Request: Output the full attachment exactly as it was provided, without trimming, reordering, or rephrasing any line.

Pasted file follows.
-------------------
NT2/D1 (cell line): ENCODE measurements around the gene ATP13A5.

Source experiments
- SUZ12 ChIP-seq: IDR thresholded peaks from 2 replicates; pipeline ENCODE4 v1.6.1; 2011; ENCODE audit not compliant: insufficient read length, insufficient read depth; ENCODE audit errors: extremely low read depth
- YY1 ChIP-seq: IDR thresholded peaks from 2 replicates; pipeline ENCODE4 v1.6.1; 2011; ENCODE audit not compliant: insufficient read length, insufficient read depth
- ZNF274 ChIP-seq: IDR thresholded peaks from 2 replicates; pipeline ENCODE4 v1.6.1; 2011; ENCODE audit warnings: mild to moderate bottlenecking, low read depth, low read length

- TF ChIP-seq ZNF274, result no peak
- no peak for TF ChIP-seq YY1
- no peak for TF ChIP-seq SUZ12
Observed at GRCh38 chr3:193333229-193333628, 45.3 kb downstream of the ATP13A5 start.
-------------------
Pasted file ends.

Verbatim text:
NT2/D1 (cell line): ENCODE measurements around the gene ATP13A5.

Source experiments
- SUZ12 ChIP-seq: IDR thresholded peaks from 2 replicates; pipeline ENCODE4 v1.6.1; 2011; ENCODE audit not compliant: insufficient read length, insufficient read depth; ENCODE audit errors: extremely low read depth
- YY1 ChIP-seq: IDR thresholded peaks from 2 replicates; pipeline ENCODE4 v1.6.1; 2011; ENCODE audit not compliant: insufficient read length, insufficient read depth
- ZNF274 ChIP-seq: IDR thresholded peaks from 2 replicates; pipeline ENCODE4 v1.6.1; 2011; ENCODE audit warnings: mild to moderate bottlenecking, low read depth, low read length

- TF ChIP-seq ZNF274, result no peak
- no peak for TF ChIP-seq YY1
- no peak for TF ChIP-seq SUZ12
Observed at GRCh38 chr3:193333229-193333628, 45.3 kb downstream of the ATP13A5 start.